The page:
About the project
Future City Water is an innovation project that secures our most important commodity. Our goal is to increase the pace of development of a smart network for drinking water supply from water source to tap.
Water scarcity is one of the biggest challenges facing the world. Long periods of drought, leakage, pollution and quality disruptions put major strains on the drinking water supply in our cities. Digital solutions are needed in order to gain control over the entire water chain to ensure that every drop of water reaches the customer.
- Flow and water pressure are typically measured at a few points, which gives a limited picture of the water supply network. Some municipalities have started installing connected water meters, but these are installed mainly for billing purposes. Using data to get a better overview of the supply chain is still unchartered territory.
- Today, there is no overall picture based on data from different parts of the system, which makes it difficult to connect to the a fully integrated smart city. In the future, we will have access to a digitized drinking water supply network from source to end customer with safe and efficient delivery of high-quality drinking water. System-wide planning can be achieved when the network is fully integrated in the smart city. This also enables the development of new services.
The entire drinking water chain in one system
Future City Water delivers solutions for managing water supply by using digital technology – a complete solution from source to tap. With the help of real-time measurement and processing large amounts of data, the entire drinking water chain is optimized, which provides a better overview of water quality, consumption and possible operational disruptions. The benefits are reduced leakage, better forecasting and preparation for a crisis such as prolonged drought, as well as more energy-efficient water supply.
Data-driven decisions for an optimized system
With the help of smart measurements, AI and real-time control, data-driven decisions are made to optimize operations and facilitate long-term planning. Results from calculations and simulations are used to find leaks, identify quality problems and increase the energy-efficiency from source to customer. Residents can quickly receive information about consumption and operational disruptions, which in the long run enables behavior change and reduced consumption.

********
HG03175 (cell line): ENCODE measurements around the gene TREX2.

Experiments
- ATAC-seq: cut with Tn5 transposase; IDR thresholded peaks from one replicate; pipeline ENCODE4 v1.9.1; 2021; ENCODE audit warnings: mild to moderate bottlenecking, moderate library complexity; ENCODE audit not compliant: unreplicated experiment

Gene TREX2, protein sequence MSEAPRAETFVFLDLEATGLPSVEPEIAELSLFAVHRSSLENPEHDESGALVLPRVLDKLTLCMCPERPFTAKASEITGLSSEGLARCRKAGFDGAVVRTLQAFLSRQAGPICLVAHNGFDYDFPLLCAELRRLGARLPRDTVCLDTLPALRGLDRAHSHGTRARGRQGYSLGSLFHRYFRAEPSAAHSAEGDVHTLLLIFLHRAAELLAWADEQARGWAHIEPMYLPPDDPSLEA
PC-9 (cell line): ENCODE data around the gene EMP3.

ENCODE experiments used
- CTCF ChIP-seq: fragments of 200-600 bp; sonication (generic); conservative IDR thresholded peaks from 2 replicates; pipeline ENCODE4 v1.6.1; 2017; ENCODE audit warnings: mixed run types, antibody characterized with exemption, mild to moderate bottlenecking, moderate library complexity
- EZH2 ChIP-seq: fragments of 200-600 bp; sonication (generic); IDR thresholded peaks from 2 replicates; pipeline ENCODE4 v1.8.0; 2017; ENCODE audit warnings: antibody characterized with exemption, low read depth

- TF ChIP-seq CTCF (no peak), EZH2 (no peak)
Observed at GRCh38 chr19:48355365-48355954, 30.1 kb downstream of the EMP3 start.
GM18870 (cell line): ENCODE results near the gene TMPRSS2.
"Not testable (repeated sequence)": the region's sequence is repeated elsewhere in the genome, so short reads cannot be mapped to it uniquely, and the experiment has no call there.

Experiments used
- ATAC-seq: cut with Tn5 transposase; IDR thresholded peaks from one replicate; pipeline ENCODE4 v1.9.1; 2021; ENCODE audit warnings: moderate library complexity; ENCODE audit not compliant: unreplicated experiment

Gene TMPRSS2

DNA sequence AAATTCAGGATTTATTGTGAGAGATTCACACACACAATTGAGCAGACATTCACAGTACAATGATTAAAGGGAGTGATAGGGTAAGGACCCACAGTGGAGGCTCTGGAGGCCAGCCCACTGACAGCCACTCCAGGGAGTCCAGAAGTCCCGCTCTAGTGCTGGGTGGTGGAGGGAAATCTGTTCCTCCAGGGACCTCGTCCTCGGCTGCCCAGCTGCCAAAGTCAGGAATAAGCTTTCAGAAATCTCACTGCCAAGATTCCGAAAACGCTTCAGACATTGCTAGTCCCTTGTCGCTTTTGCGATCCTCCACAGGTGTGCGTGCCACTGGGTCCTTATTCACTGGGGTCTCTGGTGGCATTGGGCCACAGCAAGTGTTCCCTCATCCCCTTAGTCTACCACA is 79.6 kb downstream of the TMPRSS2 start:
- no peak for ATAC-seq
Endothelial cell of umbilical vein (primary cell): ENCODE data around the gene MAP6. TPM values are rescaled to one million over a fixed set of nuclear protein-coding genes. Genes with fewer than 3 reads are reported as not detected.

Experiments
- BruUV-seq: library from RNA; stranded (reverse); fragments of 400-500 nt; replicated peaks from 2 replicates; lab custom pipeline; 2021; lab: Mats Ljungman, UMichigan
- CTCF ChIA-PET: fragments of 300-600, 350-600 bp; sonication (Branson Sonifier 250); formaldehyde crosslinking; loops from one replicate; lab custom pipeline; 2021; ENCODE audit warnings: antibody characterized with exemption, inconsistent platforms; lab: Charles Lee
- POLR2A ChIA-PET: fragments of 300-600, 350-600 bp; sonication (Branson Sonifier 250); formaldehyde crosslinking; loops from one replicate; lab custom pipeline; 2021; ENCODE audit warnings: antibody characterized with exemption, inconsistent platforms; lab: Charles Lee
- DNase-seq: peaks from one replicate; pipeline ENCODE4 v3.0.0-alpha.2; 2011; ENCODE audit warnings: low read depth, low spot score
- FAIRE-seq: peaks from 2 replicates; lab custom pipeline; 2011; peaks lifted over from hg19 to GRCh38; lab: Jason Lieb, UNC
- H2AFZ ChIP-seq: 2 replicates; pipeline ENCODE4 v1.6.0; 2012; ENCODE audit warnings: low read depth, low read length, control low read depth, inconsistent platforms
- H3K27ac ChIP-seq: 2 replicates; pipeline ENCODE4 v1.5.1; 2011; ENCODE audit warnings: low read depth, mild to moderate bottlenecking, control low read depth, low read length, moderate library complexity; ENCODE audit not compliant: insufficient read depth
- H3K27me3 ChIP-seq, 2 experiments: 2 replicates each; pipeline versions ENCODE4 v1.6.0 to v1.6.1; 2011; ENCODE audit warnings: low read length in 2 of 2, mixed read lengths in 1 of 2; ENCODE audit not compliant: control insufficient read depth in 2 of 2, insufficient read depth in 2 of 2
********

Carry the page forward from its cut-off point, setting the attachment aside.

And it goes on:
Future City Water contributes to the development of a smart drinking water supply network by collecting data – from historical data from existing sensors to drone technology at the water source. The project also develops an IoT platform and a decision support system for analyzing extensive amounts of data. Within the project, we work with the development of tomorrow’s business models and cross-sectoral innovation on how energy and water sectors together can achieve synergies in the smart city. We include property owners and end users in the development of tomorrow’s smart drinking water supply network.
From 2020 to 2022, FWC’s models will be scaled up and tested in collaboration with water companies, service and development actors and universities. In Lake Mälaren (Test Zone 1), an operational model is being tested that can, among other things, forecast favorable conditions for algae bloom. The test is based on technology developed by Globhe Drones through their Vinnova-financed project IdentifAI Tomorrow´s Disasters.
In Laholmsbukten (Test Zone 2), solutions within groundwater optimization are tested, and in Test Zone 3 (Skåne) control strategies are tested for optimized operation of the distribution network. The work includes a merger with local water companies VA SYD, Sydvatten and NSVA’s models to be able to monitor and optimize the drinking water pipeline network on a large scale. In Testzone 4, the focus is on end customers. Residents monitor their consumption of water in real time, which together with information efforts constitutes a powerful tool for behavior change.
A tool for water suppliers
FCW’s tools can be used by municipal water and sewerage companies in order to gain control of the entire water supply chain and more quickly identify operational disruptions. Today, there is a need to get a better overview of the drinking water supply chain from groundwater water sources, via distribution networks to end users. The aim of the project is to contribute to significantly increasing the digital maturity in the water and sewerage sector and increase the pace of development of a smart network for drinking water supply.